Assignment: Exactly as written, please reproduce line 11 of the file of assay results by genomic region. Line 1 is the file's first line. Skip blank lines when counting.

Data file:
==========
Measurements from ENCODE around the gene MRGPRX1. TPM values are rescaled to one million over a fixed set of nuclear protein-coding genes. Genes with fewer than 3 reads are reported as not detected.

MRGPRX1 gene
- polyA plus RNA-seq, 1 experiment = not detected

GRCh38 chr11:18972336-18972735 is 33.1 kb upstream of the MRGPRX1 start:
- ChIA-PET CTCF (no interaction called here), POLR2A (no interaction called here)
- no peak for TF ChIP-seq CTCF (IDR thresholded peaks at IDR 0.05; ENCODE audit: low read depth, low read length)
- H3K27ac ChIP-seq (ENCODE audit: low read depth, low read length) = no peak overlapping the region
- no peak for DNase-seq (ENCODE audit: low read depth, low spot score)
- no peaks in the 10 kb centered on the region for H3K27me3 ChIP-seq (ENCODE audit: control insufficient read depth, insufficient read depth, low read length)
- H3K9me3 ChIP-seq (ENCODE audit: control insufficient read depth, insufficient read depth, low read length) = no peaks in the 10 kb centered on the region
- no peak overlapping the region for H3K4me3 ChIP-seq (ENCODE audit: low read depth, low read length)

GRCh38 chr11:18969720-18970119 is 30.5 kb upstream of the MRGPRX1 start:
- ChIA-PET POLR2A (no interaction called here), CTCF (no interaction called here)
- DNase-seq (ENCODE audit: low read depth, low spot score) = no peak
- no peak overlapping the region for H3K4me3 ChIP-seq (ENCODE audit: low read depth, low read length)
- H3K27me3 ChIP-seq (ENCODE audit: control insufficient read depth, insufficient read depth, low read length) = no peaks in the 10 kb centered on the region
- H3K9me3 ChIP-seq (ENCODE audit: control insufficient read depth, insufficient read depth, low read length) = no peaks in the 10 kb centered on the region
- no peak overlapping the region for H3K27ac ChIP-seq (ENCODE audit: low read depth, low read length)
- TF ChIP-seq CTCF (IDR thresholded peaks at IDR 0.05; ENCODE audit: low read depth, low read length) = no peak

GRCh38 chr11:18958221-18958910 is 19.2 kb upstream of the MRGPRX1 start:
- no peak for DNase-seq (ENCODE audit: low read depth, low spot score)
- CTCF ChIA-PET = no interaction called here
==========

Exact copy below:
- no peak overlapping the region for H3K4me3 ChIP-seq (ENCODE audit: low read depth, low read length)